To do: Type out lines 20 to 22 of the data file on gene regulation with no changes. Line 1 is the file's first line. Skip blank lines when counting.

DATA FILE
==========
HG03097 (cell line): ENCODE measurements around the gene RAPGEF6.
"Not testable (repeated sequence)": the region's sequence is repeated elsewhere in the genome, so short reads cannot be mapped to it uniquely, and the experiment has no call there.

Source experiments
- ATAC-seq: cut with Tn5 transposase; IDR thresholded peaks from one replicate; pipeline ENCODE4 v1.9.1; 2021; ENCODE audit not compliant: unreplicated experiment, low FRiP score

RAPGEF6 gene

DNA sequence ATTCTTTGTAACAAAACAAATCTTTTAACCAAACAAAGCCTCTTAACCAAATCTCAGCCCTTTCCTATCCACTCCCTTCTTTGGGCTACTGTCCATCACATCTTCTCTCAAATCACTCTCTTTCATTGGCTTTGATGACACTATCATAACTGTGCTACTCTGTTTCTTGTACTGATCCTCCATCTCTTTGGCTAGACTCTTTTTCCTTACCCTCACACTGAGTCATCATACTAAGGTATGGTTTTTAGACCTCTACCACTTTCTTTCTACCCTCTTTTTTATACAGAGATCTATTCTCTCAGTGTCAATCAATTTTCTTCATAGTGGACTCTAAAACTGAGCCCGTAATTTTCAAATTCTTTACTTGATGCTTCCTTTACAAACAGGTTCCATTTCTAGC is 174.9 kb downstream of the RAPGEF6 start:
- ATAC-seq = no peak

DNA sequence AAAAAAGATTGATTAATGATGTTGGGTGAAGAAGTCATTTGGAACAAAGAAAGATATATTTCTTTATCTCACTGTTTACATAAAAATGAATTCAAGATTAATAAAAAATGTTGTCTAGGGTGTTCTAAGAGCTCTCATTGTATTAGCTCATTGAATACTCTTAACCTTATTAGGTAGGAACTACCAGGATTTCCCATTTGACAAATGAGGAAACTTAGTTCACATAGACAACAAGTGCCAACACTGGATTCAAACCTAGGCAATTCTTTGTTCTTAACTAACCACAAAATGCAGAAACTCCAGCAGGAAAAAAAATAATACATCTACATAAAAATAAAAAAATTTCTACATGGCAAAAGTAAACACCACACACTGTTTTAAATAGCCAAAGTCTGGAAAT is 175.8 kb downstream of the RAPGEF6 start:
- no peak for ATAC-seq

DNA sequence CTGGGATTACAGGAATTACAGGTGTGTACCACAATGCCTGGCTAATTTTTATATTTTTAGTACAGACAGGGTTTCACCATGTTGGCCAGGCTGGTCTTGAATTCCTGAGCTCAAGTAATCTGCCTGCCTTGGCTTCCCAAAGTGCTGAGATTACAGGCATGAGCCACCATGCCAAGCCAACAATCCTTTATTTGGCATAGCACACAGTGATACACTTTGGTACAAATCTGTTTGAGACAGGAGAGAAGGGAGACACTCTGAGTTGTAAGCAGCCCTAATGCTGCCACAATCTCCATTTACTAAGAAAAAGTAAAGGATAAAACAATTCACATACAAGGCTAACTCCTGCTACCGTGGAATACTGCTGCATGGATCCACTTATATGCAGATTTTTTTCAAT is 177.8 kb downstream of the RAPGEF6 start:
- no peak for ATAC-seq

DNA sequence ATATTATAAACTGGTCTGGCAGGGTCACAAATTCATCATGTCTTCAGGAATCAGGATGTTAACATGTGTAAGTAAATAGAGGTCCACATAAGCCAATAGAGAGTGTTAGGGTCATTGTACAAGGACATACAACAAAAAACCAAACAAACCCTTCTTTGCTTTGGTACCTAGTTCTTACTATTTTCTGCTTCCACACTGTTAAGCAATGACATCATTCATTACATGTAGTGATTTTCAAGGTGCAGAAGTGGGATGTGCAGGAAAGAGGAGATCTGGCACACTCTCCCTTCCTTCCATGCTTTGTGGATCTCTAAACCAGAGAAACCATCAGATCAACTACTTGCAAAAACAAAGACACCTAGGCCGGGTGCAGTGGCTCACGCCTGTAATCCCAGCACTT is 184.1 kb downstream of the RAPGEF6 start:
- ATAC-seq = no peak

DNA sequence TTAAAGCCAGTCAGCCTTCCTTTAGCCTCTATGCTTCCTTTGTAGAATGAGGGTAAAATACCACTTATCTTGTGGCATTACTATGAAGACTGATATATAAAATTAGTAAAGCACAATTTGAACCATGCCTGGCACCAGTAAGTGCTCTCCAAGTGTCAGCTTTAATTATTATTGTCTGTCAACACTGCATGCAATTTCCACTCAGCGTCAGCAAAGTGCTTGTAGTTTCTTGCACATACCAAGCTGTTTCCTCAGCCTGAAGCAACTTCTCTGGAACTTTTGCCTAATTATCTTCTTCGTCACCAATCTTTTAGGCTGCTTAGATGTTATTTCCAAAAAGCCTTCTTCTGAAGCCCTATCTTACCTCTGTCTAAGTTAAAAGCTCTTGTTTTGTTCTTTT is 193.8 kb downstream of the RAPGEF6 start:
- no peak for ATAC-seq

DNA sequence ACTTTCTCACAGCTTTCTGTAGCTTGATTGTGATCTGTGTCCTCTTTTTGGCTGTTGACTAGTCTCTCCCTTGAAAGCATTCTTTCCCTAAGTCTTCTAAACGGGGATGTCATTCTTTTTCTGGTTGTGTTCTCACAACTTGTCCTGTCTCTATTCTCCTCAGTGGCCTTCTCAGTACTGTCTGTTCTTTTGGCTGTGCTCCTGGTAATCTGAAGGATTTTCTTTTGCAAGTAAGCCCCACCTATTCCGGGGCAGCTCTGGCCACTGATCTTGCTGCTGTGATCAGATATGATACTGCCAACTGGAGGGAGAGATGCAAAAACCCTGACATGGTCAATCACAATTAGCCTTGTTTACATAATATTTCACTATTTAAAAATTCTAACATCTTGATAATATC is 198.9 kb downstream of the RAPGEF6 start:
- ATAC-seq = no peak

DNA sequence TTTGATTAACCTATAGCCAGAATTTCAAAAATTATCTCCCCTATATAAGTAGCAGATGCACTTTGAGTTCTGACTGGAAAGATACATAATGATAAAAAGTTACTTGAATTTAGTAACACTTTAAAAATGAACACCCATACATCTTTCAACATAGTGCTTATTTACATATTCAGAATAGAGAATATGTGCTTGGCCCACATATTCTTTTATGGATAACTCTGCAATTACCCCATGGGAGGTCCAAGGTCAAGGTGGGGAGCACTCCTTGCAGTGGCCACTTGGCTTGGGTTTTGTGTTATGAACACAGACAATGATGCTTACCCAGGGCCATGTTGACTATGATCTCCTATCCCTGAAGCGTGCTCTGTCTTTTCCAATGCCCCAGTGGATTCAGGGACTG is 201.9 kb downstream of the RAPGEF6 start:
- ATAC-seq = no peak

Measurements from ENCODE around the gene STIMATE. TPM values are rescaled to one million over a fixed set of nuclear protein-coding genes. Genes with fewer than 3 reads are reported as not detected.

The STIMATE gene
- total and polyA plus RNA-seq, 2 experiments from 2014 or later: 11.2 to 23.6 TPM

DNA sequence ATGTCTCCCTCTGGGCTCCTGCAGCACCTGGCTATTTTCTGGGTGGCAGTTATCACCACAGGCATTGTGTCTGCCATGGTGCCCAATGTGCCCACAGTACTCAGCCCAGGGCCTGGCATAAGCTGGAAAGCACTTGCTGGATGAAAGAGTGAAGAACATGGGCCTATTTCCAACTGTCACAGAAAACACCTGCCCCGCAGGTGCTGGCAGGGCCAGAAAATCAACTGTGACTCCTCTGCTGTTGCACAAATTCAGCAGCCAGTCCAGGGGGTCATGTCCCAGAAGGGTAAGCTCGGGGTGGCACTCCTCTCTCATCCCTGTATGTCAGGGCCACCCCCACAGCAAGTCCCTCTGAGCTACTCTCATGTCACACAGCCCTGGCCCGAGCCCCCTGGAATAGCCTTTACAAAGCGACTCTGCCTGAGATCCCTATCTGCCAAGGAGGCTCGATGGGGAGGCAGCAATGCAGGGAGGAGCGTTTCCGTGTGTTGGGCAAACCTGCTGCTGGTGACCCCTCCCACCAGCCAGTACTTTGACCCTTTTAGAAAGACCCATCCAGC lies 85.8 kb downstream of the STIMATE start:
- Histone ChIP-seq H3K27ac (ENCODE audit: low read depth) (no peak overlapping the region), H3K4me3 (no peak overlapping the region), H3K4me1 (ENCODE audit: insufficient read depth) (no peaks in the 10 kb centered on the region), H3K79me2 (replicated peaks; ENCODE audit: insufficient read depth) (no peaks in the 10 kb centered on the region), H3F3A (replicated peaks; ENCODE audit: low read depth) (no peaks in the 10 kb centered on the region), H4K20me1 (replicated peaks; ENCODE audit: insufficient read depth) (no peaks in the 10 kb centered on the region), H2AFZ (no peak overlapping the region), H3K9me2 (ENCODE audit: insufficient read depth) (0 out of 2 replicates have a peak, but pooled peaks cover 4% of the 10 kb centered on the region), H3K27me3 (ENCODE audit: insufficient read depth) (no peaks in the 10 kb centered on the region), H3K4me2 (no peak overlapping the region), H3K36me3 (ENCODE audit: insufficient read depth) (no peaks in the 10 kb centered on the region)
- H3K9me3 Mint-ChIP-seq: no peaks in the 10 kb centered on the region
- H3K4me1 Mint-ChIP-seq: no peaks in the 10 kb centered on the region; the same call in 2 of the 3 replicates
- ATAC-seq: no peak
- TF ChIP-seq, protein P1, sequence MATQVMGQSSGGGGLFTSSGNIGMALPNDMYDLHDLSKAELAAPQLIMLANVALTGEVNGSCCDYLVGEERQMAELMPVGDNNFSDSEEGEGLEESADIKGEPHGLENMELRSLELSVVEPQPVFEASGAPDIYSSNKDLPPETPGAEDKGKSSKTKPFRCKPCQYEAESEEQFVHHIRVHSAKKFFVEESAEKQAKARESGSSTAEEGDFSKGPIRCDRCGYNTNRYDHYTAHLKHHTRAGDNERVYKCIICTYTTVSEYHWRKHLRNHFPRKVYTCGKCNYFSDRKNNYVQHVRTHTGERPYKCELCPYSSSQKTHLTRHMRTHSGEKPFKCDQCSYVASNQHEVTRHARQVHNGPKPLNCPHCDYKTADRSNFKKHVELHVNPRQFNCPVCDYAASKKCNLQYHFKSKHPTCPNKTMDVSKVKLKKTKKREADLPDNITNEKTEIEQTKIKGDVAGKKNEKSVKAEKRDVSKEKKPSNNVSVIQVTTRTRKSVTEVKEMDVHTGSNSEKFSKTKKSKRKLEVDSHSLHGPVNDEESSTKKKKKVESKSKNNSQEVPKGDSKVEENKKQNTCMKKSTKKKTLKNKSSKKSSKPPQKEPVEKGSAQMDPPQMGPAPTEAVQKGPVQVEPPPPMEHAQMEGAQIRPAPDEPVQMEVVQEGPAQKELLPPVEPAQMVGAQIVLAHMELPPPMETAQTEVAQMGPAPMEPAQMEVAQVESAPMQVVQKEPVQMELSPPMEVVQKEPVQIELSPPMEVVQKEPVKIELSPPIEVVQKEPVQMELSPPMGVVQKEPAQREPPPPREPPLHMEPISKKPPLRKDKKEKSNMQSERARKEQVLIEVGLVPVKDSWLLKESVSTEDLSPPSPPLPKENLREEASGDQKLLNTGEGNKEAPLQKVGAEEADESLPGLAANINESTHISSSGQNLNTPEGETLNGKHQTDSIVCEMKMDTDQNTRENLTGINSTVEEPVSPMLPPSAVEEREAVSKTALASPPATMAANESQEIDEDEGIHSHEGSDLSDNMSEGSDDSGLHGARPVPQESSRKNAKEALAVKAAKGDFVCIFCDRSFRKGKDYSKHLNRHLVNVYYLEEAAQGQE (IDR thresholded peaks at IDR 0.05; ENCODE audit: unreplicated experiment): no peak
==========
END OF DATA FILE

Measurements from ENCODE around the gene STIMATE. TPM values are rescaled to one million over a fixed set of nuclear protein-coding genes. Genes with fewer than 3 reads are reported as not detected.

The STIMATE gene
- total and polyA plus RNA-seq, 2 experiments from 2014 or later: 11.2 to 23.6 TPM